I have been hugely resistant to Margaret Edson's Pulitzer-winning play, Wit. I sat dry-eyed during the last moments of the Denver Center production last year as sniffling, Kleenex fumbling and stifled sobs broke out all around me. I was mildly seduced by the recent HBO version starring Emma Thompson, but not nearly as moved as I should have been by the depiction of an agonizingly drawn-out death by one of the foremost actors of our time. So I was inclined to give the Nomad version a miss. If the divine Emma hadn't converted me, I reasoned, no one and nothing could.
The Nomad production didn't make me cry, though it certainly had that effect on almost everyone else in the audience. But it did create a connection to a deep and ancient sea of inner sadness. Does this mean that Billie McBride's performance as the dying Vivian Bearing was more effective than Annette Helde's fiercely intelligent rendition in Denver? Did the immediacy of live theater trump the HBO version? Had Nomad director Terry Todd coaxed emotional nuances from Wit that I hadn't found there before? Was my response simply the result of hearing the script for the third time, just as music increases its hold on us through repetition? I have had cancer, though my treatments were nowhere near as draconian as those inflicted on Vivian Bearing. I have spent many hours at the bedsides of dying people. Perhaps it was emotional numbness that prevented my responding to Wit in the past, and with this viewing, the numbness had worn off. Whatever the reason, I felt a grace and truth in the Nomad production that I hadn't previously sensed in this play.
The central premise of Wit is simple. Vivian Bearing, an eminent English professor specializing in the metaphysical poetry of John Donne, receives a terminal diagnosis. It's only natural, given her own passion for research, that she should enter a research hospital and agree to participate in an experimental protocol that, while unlikely to do much more than temporarily shrink her tumor, will -- doctors hope -- advance the search for a cure. Bearing's passions are abstract. She has been a cold and unsympathetic teacher. Now she's in a teaching facility where, to the doctors and interns, she herself is only an object. She fights for sanity in the only way she knows how: by attempting to master the vocabulary of the cancer world.
The script brings us face-to-face with the dying process. It doesn't turn away from invasive procedures, the humiliating failures of the body, the nausea or the pain. For a while, audience distress at these things is mitigated by the fact that Bearing recovers herself sufficiently after every ugly episode to address us directly, contextualizing what has happened, deploying her own formidable wit, even evoking laughter. But as the play, and the cancer, progresses, her coping mechanisms falter. Eventually, even language deserts her. And it's here, in the midst of intense suffering and solitude, that she comes to understand a central truth: Nothing in this world matters more than simple kindness.
Which isn't to say that Wit doesn't give full weight to the pleasures of the intellect. It's full of hilarious one-liners, literary analysis and attempts to fathom paradox. Bearing's mentor, E.M. Ashford, is a professor as forbidding as her protegé. In a flashback, Ashford mocks the passionate emotionalism of Shakespeare in comparison to the remoter pleasures of Donne. Nonetheless, at the moment of Bearing's death, only Shakespeare has the necessary words: "Flights of angels sing thee to thy rest," Ashford whispers.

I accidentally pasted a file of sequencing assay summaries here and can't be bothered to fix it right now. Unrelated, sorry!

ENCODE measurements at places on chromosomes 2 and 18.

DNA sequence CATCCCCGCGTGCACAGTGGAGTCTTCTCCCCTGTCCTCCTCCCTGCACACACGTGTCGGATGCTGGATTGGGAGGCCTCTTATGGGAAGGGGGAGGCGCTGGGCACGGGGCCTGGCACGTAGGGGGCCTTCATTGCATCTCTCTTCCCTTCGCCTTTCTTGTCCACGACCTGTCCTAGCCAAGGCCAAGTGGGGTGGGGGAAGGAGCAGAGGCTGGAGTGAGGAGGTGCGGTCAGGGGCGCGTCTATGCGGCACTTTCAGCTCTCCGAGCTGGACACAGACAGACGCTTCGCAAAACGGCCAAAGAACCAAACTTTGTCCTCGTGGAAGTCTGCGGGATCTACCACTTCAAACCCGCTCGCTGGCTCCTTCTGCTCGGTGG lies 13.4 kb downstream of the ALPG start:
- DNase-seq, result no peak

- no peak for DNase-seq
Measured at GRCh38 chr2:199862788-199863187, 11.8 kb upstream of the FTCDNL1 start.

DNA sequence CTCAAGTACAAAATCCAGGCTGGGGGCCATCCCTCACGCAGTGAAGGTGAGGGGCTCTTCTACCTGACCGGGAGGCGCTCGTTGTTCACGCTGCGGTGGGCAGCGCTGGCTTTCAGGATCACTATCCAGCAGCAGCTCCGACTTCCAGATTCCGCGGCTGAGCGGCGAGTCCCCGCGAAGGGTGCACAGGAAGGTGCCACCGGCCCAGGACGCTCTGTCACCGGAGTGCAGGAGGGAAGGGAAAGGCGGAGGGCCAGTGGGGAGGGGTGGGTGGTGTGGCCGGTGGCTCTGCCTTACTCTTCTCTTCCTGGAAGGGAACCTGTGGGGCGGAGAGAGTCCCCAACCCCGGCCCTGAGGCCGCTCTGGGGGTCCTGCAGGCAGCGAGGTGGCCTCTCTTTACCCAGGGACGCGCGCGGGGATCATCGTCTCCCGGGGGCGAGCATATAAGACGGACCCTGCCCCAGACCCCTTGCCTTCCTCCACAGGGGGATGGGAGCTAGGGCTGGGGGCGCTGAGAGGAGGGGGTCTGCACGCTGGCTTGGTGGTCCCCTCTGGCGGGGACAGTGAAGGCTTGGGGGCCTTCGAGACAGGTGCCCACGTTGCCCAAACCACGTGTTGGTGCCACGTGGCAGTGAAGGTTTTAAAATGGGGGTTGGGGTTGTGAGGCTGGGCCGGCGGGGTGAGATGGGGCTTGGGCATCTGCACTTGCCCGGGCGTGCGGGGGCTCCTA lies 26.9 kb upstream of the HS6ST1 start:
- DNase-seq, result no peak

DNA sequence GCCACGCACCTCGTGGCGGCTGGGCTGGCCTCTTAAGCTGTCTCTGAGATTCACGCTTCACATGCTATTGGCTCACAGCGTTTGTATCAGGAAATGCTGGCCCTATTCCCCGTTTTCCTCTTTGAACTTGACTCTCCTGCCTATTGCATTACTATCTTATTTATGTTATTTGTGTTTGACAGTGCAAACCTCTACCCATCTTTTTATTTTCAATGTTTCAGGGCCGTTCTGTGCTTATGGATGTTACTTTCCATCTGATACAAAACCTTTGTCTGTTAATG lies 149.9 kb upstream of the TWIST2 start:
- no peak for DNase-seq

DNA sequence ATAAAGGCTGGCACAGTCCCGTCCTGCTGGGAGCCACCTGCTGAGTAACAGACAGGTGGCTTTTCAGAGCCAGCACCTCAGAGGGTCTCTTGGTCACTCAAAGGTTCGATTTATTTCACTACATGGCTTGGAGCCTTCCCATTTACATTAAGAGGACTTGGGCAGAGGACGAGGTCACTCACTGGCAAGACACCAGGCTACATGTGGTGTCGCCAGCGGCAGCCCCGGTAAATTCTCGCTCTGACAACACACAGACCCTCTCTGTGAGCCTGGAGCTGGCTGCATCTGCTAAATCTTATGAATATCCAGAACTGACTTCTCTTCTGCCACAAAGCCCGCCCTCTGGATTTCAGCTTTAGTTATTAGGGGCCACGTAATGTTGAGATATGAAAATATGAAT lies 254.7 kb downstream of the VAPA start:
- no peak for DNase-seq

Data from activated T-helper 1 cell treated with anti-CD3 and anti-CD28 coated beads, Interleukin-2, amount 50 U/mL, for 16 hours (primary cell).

Billie McBride's performance as Bearing is a marvel of generosity. She's willing to give herself to the part completely, to be grotesque, cold and unlikable at the beginning and to fully inhabit Bearing's suffering later. All of the supporting performances are also good. Susan D'Autremont plays E.M. Ashford; it's a great pleasure to watch her on stage again and to see how strongly and beautifully she's matured as an actress. Oncology nurses are a breed apart: Many cancer patients feel they could never have borne the ravages of the disease without their nurses, and Wit functions in part as a tribute to these women. (In her program note, McBride, too, thanks the medical personnel who work with cancer patients.) Nurse Susie Monahan is a central character, and Suzanne L. Fountain fills the role unpretentiously and well. Dan Mundell, as Dr. Harvey Kelekian, seemed a little unsure during the evening's first moments but came into his own later -- particularly as the five-year-old Bearing's father in the charming scene where, reading Beatrix Potter, Vivian discovers her lifelong love for words. I liked Kent Burnham as Jason Posner, the young intern who was once Bearing's student and who is as blindly devoted to his research as she has been to hers. My complaints here have to do with the script, not the performance. I found it hard to believe that Posner would howl with grief and guilt at Bearing's botched death, then fall to his knees. Though there are hints of dawning understanding in his scenes with the nurse, and with Bearing herself, they didn't strike me as sufficient for a conversion this melodramatic.
I am also troubled by the play's final image, in which Bearing steps into a cone of light (a moment underlined in the Nomad production by an upsurge of soupy music). Is Edson solving the play's central paradox about the accessibility of grace by fiat? Is she imposing a conventionally religious solution? The power of Wit lies in its unblinking honesty, its willingness to examine death stripped of the softening effects of myth and convention. Wouldn't a truer final image have shown Bearing dead on her pain-rumpled sheets with doctors and nurses simply watching? Would that have been unendurable? Or, having gazed so steadily and so long at death, was Edson finally forced to avert her eyes?
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